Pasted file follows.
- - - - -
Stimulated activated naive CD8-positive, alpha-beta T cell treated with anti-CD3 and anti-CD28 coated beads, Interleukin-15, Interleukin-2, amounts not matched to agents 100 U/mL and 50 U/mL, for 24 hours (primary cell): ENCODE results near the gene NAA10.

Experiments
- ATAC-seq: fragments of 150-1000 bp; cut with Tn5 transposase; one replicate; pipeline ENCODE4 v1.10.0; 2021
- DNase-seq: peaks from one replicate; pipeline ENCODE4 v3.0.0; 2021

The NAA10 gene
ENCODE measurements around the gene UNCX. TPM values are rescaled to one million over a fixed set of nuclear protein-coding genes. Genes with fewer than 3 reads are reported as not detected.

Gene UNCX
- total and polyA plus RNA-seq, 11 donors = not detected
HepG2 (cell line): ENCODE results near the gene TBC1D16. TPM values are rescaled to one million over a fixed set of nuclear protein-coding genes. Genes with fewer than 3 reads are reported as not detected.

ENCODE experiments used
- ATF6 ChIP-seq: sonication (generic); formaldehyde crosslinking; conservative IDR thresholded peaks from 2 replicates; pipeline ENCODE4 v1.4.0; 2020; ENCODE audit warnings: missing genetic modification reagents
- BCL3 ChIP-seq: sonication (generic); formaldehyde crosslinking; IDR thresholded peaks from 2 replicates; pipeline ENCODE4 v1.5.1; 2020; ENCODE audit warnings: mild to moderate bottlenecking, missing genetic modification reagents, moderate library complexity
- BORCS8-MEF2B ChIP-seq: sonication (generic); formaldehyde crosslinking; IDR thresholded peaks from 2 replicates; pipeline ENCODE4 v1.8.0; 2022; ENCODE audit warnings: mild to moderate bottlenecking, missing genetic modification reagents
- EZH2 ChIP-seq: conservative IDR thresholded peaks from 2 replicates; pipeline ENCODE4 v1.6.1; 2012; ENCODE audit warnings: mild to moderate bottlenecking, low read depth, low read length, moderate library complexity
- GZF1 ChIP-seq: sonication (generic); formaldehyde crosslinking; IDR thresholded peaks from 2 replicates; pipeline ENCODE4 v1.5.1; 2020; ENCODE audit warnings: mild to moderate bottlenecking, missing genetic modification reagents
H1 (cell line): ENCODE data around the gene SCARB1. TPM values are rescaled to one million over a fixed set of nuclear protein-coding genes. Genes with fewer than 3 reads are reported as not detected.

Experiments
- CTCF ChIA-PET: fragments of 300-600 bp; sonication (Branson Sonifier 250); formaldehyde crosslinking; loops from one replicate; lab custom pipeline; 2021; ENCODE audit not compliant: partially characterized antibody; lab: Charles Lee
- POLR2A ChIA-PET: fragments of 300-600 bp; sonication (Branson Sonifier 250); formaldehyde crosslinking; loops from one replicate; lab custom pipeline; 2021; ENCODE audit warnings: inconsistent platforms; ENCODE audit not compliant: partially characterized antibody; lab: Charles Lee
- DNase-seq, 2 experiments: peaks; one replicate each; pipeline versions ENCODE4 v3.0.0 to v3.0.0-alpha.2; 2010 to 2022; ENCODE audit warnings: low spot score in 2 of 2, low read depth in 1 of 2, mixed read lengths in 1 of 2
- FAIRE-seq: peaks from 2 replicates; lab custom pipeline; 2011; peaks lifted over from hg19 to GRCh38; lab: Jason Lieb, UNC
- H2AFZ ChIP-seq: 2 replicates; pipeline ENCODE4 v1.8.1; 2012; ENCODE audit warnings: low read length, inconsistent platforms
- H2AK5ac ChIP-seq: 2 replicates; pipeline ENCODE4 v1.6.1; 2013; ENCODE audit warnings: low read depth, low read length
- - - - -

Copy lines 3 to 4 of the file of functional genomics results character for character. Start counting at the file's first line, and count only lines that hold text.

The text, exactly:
- ATAC-seq: fragments of 150-1000 bp; cut with Tn5 transposase; one replicate; pipeline ENCODE4 v1.10.0; 2021
- DNase-seq: peaks from one replicate; pipeline ENCODE4 v3.0.0; 2021